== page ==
As many schools and business look to deploy a BYOD solution hoping to answer their end-device management problems, most will come across white-papers and marketing literature that attempts to convince decision makers of the challenges BYOD presents and potential business risks that are created as a result of BYOD programs.
Don’t get me wrong, BYOD can create business risk if implemented incorrectly. Business scenarios can potentially bare more risk than rollouts in education environments. My honest opinion – the principals stay the same. Technically speaking, there will be differences.
I was in this position about 12 months ago, making decisions designing and rolling out a BYOD program for the school I work at. One year on, and I am pleased to report that the program has gone smoothly; students and staff are happy, device usage levels have increased in comparison to the school provided laptop program that was previously in place and overall our I.T support process has been somewhat simplified.
I will admit that in the last 12 months we have certainly made clarifications and small adjustments to our support processes but overall the program remains unchanged moving into next year. During the planning stages; I can also admit that I had some reservations and concerns with the concept of BYOD and naturally when you let go of control to some degree, that can be considered a risk.
Looking back, most of these concerns were generated from information I was reading from suppliers and conferences I had attended where we would be told of all these issues that BYOD programs could potentially cause. Some alternatives that were suggested included variations to a true BYOD program. Such suggestions were ‘Managed BYOD’ where-by the supplier of choice provides an ordering portal and ‘CYOD’ or choose-your-own-device where-by the school predefined a list of chosen devices and students select from these options only. For us, none of these options came close to what we considered as a real BYOD program. Our program was not being designed as a smoke screen, for the sake of being the flavour of the month.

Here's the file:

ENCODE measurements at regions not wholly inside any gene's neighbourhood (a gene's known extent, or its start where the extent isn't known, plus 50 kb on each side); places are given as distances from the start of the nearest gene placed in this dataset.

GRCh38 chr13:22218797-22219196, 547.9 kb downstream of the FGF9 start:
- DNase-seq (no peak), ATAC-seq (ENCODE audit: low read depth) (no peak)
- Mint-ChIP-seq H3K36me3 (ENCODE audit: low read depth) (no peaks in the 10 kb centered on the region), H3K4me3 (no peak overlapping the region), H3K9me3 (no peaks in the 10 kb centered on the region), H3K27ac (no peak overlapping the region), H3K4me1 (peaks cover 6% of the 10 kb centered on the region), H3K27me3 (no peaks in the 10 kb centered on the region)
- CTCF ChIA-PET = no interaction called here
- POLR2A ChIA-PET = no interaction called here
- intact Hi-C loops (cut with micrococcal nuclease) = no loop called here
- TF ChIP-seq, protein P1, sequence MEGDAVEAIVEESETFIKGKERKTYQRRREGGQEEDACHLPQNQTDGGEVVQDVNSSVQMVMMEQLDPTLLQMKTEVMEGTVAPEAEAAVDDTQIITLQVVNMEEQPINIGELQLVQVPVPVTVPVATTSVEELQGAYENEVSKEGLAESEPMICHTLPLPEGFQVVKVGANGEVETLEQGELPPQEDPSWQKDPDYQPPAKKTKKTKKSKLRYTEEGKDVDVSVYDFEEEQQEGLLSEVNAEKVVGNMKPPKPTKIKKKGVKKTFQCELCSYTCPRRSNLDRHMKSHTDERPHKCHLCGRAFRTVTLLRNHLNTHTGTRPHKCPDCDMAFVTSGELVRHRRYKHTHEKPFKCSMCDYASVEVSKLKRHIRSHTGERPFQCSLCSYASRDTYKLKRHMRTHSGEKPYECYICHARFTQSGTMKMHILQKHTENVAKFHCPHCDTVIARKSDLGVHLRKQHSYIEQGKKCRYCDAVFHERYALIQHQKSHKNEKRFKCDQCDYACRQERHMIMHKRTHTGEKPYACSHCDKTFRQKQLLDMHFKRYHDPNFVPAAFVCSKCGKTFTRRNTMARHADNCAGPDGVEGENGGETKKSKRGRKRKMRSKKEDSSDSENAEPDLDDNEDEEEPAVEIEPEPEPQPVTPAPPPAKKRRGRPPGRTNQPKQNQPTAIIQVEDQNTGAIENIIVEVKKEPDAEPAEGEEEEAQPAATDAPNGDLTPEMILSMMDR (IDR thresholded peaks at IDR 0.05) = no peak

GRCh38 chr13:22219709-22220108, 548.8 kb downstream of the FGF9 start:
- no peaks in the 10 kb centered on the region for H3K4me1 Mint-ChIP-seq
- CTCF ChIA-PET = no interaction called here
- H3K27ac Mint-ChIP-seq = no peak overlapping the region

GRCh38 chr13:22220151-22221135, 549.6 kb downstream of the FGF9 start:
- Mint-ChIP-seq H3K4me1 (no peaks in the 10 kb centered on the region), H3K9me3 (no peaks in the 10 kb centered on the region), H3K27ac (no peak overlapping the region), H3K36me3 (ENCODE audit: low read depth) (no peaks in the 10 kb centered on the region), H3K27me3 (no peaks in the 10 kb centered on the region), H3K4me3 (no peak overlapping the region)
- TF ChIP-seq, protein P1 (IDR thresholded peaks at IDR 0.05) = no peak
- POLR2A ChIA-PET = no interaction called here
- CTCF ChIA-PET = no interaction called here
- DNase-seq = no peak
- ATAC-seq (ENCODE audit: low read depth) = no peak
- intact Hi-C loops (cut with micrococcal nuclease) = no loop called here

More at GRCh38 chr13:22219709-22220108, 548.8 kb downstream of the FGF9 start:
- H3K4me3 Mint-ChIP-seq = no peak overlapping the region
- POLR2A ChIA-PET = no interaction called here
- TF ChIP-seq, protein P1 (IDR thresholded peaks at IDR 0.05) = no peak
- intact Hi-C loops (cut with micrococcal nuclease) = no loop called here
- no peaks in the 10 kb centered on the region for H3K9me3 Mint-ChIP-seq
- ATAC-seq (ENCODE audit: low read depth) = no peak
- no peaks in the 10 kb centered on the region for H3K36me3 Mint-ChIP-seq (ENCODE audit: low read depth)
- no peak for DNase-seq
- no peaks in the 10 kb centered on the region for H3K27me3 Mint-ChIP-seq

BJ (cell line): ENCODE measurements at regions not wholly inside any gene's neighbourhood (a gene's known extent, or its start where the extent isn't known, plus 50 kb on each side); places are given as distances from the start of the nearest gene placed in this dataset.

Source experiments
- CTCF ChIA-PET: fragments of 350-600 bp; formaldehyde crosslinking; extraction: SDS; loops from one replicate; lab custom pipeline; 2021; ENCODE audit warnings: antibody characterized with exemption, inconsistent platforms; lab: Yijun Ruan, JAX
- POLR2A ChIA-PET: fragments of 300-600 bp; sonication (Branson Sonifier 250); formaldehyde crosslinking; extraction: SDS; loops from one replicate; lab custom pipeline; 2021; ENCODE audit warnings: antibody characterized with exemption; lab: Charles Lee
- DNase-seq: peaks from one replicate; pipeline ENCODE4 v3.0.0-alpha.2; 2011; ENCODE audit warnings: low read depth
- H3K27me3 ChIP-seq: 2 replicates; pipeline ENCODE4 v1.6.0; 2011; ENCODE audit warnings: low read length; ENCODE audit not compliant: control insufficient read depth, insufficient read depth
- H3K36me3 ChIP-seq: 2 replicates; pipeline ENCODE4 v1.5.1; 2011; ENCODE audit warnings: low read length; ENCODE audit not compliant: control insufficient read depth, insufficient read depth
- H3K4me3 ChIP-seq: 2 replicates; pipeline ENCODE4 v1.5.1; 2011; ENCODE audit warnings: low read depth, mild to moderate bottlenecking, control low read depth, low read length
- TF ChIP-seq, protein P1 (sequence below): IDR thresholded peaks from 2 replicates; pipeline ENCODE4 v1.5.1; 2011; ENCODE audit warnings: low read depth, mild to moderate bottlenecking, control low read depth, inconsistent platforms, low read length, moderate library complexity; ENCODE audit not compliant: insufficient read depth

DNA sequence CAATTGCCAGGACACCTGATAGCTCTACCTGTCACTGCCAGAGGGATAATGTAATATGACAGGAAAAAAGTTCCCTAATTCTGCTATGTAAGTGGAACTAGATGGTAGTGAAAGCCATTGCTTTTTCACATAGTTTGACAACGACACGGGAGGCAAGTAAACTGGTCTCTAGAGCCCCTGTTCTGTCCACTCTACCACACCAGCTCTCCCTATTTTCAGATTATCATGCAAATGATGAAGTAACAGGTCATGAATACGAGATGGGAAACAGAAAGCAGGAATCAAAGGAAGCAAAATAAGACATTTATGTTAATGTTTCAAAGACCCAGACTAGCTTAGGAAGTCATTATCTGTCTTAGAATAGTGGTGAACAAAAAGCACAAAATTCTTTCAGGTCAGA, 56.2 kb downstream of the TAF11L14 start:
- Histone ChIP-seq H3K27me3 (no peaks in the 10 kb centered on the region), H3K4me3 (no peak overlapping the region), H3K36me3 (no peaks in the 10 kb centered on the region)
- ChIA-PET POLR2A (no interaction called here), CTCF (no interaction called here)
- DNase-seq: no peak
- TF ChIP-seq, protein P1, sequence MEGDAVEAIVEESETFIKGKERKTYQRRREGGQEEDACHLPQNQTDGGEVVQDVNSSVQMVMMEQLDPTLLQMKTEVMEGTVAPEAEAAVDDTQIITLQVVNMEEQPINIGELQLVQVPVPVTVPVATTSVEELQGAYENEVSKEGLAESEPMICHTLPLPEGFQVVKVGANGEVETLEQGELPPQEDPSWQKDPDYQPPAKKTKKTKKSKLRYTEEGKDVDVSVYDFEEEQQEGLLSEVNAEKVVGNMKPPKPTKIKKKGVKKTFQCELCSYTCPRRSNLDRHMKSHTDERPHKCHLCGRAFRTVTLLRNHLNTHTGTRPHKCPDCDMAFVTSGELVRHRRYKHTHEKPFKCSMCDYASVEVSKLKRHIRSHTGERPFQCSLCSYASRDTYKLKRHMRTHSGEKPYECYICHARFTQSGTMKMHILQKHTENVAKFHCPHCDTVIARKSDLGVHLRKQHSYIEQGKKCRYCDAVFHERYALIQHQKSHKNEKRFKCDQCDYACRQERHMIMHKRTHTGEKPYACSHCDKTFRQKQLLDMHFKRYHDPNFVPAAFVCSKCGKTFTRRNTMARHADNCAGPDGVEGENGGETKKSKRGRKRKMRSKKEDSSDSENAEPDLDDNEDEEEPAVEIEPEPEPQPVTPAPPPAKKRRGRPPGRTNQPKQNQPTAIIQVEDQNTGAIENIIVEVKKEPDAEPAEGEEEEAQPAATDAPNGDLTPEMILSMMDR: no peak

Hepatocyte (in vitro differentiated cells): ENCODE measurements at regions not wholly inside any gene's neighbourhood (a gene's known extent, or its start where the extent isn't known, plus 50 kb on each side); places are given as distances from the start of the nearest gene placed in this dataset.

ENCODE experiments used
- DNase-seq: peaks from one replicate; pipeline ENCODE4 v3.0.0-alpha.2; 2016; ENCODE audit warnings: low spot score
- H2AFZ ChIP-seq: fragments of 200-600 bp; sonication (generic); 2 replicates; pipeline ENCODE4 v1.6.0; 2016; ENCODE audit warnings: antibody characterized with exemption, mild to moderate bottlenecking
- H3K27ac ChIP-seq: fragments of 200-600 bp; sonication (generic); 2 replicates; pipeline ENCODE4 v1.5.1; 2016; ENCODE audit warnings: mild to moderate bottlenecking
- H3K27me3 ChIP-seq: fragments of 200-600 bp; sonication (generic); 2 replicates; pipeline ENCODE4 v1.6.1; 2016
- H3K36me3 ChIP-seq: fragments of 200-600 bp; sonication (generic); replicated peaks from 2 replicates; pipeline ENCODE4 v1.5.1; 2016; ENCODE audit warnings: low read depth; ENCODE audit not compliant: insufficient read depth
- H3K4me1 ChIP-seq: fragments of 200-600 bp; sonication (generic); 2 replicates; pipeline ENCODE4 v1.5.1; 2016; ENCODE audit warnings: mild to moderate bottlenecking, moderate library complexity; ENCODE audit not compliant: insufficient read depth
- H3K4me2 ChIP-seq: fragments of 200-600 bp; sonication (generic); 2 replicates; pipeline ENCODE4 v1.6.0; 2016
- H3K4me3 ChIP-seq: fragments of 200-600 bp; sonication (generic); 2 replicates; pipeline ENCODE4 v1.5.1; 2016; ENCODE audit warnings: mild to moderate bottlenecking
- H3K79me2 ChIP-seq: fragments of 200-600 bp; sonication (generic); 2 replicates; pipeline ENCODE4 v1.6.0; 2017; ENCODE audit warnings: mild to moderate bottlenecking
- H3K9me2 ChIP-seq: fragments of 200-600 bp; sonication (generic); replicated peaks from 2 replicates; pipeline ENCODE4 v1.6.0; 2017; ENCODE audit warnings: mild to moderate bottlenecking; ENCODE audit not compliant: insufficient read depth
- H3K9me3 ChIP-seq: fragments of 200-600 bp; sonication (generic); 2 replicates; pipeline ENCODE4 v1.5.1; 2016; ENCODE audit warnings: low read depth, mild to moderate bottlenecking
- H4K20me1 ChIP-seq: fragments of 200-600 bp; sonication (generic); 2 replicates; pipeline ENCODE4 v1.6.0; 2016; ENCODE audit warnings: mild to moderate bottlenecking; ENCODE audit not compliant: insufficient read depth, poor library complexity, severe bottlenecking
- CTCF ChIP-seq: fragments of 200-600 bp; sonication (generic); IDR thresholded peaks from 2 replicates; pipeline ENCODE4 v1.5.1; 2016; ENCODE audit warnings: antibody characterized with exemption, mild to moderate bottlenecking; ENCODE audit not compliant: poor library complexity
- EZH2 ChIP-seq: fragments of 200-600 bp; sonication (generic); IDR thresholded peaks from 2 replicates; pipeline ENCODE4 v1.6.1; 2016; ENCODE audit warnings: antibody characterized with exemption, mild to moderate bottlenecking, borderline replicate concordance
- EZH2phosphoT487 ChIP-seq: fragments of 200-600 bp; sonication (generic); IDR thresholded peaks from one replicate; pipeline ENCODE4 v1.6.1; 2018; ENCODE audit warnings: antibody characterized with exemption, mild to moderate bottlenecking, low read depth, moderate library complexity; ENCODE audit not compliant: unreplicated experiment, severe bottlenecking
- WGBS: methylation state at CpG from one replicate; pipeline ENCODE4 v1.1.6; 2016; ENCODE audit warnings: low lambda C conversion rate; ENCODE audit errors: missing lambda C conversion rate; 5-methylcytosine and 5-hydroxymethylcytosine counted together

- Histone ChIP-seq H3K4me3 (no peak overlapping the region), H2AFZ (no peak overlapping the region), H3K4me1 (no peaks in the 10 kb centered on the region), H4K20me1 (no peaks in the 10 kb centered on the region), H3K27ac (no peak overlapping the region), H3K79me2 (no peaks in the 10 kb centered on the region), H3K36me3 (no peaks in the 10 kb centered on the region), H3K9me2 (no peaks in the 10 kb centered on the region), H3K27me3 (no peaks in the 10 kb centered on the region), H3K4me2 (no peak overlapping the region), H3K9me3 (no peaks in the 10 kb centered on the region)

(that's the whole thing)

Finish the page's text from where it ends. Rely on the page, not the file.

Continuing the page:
What came out of all this was a simple question, why are we offering BYOD in the first place?
Often suppliers or vendors would make BYOD seem scary as they were scared themselves. Change can be a scary thing! Particularly referring to education markets, traditionally schools would bulk purchase uniform fleets of devices. This created a steady and predictable sales channel for suppliers. Australian Government grants in late 2009 and 2010 boosted this economic steadiness which created some comfort for I.T suppliers around the country. The BYOD wave began not long after most schools had engaged and rolled-out their first 1-1 laptop program. Something that never existed before for most public schools in Australia.
Revenue streams were forecasted to change for suppliers, once schools moved away from school-purchase programs to BYOD or user-purchased programs. You can see why some I.T suppliers might see concern with this. In the end, the school doesn’t decided on a laptop program simply for convenience of the purchase process – well if they are, you have to wonder what the purpose of the laptop program aims to achieve?
Ubiquitous access to devices outside of school enables creative learning anytime anywhere. BYOD programs should aim to provide a pathway for this to occur in school as well.
If you are still planning a BYOD program or looking at options. Decide on what the program will aim to achieve and don’t let suppliers or vendors bully you into options that convenience their back-pocket and not achieving your program’s goals.